It's that time of year again: new course syllabi! I am teaching a Master's-level seminar this semester on the supernatural, primarily in the Middle Ages, but with forays into: contemporary film and fiction; some classic (older) psychoanalytic, structuralist, and anthropological approaches to the theory of the supernatural and fantastic; and the role of the supernatural/haunting in American history (vis-a-vis Scott Poole's new book, Monsters in America: Our Historical Obsession with the Hideous and the Haunting). As I began preparing this syllabus, I realized that the supernatural -- as a category related to material/immaterial experience, as literary genre, and as an operative figure/realm/atmosphere within literature [furthermore, as both noun and adjective] -- was an incredibly slippery thing to define and in some ways, I feel it is important to foreground that slipperiness [which is definitively categorical and taxonomic] as a primary area of exploration in the course. The question of monsters and monster literature was raised in my mind as I was trying to choose primary texts for the course, mainly because that is a course I've taught in the past and I didn't want to just repeat that content with different questions, nor did I want this course to slip into yet another course on the post-human, of which I've taught many -- and there's nothing wrong with that, as the supernatural does of course entail, often, the non- and post-human, but following on the heels of a course on mise-en-abyme and nested worlds in literature that I taught last semester, and also because of my interest in speculative realism, I'm becoming increasingly excited about returning to certain structural questions having to do with the "weird" realism and ontology of fictional-possibilistic worlds.

Within the realm of the supernatural there are monsters, of course, but not all monsters are necessarily supernatural and the supernatural is not always "monstrous," per se. Then again, that might depend on your point of view [but whose view, and when, historical context-wise?] -- a novel like Toni Morrison's Beloved seems an apt test case for thinking through such questions: is the supernatural a monstrous or an all-too-human genre, or something in between? You see, thinking about the supernatural is a tricky business. Is it ghost stories? Magic? Angels and demons? Fairy tales? Marvels and wonders? Tales of supra-psychic abilities? Any seemingly material phenomena that cannot be explained with recourse to what is "natural" or "scientific"? Is it a matter of belief, of superstition, of religion, of the paranormal, of dreams, Otherworlds [heaven, hell, faerylands, etc.], other space-time dimensions [wormholes], or something else? How is the supernatural to be distinguished from the fantastic [or, are they same?], and as a genre, from science fiction, from horror, from fantasy, and so on? Clearly, an interest in the supernatural is an enduring fascination over time, from Ovid's Metamorphoses to The Exorcist and television's Lost and Supernatural series and everything in between: we never seem to tire of the very types of stories that our scientific rationality [in the past and the present] tells us is either highly unlikely or could never possibly be true. In this sense, the supernatural turns out to be a felicitously fertile area for investigating questions of the ontological structures of realism and unrealism, in historical thinking as well as in literature.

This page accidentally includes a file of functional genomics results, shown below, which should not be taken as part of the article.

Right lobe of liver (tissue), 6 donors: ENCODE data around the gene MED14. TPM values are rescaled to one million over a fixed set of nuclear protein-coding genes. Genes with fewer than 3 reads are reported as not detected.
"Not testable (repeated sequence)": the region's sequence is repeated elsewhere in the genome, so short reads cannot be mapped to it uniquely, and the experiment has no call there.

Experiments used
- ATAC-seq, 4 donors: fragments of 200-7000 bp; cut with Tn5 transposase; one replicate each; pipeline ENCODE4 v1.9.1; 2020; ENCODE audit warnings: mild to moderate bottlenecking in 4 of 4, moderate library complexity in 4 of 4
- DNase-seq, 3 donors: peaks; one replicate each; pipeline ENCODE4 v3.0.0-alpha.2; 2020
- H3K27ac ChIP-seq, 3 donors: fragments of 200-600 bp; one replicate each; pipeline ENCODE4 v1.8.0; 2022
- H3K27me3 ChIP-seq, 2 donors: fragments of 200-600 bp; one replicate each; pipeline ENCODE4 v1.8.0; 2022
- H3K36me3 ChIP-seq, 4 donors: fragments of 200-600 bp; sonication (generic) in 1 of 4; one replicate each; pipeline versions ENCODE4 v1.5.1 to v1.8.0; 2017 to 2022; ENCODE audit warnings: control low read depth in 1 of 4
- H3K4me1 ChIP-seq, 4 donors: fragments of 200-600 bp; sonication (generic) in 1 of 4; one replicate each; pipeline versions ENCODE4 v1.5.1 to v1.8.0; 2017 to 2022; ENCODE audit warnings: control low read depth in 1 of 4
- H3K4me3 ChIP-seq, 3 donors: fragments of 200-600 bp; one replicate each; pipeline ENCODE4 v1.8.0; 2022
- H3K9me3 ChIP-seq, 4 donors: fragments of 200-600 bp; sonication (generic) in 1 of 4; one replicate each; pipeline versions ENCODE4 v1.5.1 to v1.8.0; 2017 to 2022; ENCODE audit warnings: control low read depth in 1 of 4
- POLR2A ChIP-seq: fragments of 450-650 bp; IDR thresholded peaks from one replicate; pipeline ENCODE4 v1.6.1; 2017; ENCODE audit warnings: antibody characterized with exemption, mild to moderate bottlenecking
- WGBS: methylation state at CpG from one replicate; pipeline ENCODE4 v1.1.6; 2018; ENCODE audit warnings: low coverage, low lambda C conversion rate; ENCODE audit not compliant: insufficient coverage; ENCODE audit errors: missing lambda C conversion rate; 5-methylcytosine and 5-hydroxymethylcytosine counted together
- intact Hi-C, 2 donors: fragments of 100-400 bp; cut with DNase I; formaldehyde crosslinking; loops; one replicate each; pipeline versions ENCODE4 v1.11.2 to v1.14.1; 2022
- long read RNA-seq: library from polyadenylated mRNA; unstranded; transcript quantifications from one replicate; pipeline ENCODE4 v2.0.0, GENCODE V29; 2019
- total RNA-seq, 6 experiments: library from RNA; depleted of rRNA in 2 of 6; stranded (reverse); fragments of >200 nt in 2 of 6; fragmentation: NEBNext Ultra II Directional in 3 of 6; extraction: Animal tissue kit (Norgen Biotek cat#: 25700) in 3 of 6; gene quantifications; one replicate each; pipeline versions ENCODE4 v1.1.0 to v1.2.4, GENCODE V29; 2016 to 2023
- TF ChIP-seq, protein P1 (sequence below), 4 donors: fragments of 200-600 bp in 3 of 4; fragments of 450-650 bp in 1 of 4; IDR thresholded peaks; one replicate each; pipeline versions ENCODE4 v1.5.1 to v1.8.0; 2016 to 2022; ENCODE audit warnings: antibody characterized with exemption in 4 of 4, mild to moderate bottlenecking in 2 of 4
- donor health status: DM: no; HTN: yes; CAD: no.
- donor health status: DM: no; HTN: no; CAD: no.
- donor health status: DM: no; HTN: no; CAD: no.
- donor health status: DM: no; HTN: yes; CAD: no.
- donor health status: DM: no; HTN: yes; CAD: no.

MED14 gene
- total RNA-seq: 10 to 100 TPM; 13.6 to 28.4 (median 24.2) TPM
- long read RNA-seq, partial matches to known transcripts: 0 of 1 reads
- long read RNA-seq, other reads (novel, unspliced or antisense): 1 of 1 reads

Whereas in the past, I have thrown a hell of a lot of contemporary secondary scholarship at my M.A. students in addition to the core primary texts [a burden of reading that I think has practically killed them and has even led to a general NON-reading, even on my own part], this semester I am aiming for a slower and less hectic pace -- one in which, from the core readings on the syllabus, they can hopefully feel they have a somewhat firm grasp of how persons in the Middle Ages thought about the supernatural in literary, spiritual, historical, and scientific contexts [our primary guide, in addition to the literary texts, will be Robert Bartlett's beautiful small book of essays The Natural and the Supernatural in the Middle Ages] as well as some immersion in some older [but classic] theoretical texts by Freud, Bruno Bettelheim, and Tzvetan Todorov. This is how I describe the course's primary objectives on the syllabus: